So I began by creating a list of terms, concepts, and ideas that I associate with transparency at a quick-fire rate.

  • transparency, see-through, visibility, visual connection, honest, limited vs. open accessibility, open/ airy, connectivity, relation, readability, opportunity, invitation, proximity, permeability.

So my initial designs have been more focused toward the notion of literal transparency and visibility–the implication of spaces and sight lines, allées, higher foliage canopies that offer increased lateral/peripheral visibility, etc..

The question that I continue to ask myself without answer is: WHAT it is that I am making transparent? The use of space? The fact that other spaces exist? The context of our site within the larger campus context? I don’t know.

What follows is the culmination–and a fairly photo-heavy culmination, I might add–of my process.

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Final Project_02

So it has been a week since our class presented our final boards for Project_02.

As mentioned in previous posts, my presentation revolved around the concept of Projection–of an object, of an image, of an idea– and how it related to my initial figure studies of human scale.

Brainstorming sessions developed words akin to projection– throw, launch, hurl, guide, direct. Each of these ideas carried with them the implication of purpose and intentionality, and I wanted to develop my presentation in a very thorough accordingly. I wanted every aspect of my project to speak to the larger concept of Projection and the scale of the human body.

The model (photos 1&2) is built 1:1 human scale, with the height representing my own forearm. Each cardboard massing is representative if the timing of an individual throwing (projecting) the object from my initial studies, and sequentially decreasing in number to that final point of projection. There are five supporting ribs (five fingers, five sequential moments in my initial figure study) that, when inserted, point both toward that final point of projection as well as inward toward the point of the arm’s rotation, the shoulder.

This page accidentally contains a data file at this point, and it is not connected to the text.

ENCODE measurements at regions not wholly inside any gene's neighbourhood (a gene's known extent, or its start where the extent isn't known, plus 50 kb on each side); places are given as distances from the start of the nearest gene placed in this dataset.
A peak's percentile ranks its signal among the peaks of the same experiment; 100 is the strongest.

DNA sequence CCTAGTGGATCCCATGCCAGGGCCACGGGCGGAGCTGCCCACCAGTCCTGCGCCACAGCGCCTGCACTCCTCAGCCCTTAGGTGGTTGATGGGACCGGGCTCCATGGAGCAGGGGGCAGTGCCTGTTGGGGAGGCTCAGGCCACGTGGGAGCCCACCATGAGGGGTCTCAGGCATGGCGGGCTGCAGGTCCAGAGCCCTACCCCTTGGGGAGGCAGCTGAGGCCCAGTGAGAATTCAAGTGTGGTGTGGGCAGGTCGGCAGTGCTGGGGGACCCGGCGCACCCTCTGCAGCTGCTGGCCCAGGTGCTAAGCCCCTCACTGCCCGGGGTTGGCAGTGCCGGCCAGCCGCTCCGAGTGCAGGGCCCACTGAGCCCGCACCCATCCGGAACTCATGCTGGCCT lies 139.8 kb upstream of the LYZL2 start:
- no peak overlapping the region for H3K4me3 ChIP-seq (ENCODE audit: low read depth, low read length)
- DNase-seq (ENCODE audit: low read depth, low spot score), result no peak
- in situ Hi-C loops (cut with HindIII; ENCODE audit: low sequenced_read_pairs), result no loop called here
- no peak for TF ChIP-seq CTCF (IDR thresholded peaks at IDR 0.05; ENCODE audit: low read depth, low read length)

The presentation boards (photos 3&4) were developed to echo this concept in a similar fashion:

  •  Linear arrangement
  • Emphasis on a central
  • Guiding regulating line
  • Visual echo between the two boards

Projection can be defined as both

  1. The implementation of something that is contemplated, devised, or planned.
  2. The process or technique of reproducing a spatial object or a section of such an object upon a plane.

My aim was to express the former through the use of the latter.

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I think that me writing this particular post is somewhat interesting. Its purpose is to present the bulk of my process work from Project_02 and reflect on the fact that I really dropped the ball in reflecting throughout the process.

Project_02 is finished and I realized that I never made time to prepare any written relfection on my process. I know that in order to progress an idea or project I had to have reflected to some extent, but I really think that the lack of cognitive documentation slowed my progression in a significant way.

I often sat at my desk unsure of where to make the next move– unsure of where to start– and I have a hunch that had I used this medium to solidify and collect my thoughts I may have noticed a more clear direction. As was noted in my first post, time management continues to be a point of weakness for me– something to continue working at.

Regardless, below is the essential (by no means complete) collection of process sketches and study models developed for Project_02.

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Response_PLSC Seminar: Knoxville Botanical Gardens and Arboretum

It was a pleasure to sit in on the Plant Sciences Seminar series on Monday afternoon, September 24, 2012. Current Exectutive Director of the Knoxville Botanical Garden and Arboretum (KGBA), Keyes Williamson, spoke briefly on both the history and future of the KGBA in his presentation, Growing Gardens, Honoring History, Cultivating Community.

Williamson, an MLA graduate from the University of Georgia, has spent his previous career working for both historical garden landmarks such as Monticello and Old Salem as well as being involved in public park planning. It was quickly evident that his passion lay in the conservation and maintenance of historically significant landscapes, and I believe that this excitement for the profession will play well into the course of the Knoxville Botanical Gardens and Arboretum.